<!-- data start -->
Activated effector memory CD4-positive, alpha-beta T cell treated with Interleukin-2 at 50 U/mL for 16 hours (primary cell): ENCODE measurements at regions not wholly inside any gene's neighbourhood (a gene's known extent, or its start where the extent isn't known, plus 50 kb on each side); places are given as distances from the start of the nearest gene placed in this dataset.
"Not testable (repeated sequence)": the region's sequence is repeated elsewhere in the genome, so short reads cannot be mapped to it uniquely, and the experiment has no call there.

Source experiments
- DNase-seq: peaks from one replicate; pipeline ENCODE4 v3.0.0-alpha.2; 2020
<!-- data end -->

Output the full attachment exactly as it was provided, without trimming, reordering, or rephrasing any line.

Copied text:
Activated effector memory CD4-positive, alpha-beta T cell treated with Interleukin-2 at 50 U/mL for 16 hours (primary cell): ENCODE measurements at regions not wholly inside any gene's neighbourhood (a gene's known extent, or its start where the extent isn't known, plus 50 kb on each side); places are given as distances from the start of the nearest gene placed in this dataset.
"Not testable (repeated sequence)": the region's sequence is repeated elsewhere in the genome, so short reads cannot be mapped to it uniquely, and the experiment has no call there.

Source experiments
- DNase-seq: peaks from one replicate; pipeline ENCODE4 v3.0.0-alpha.2; 2020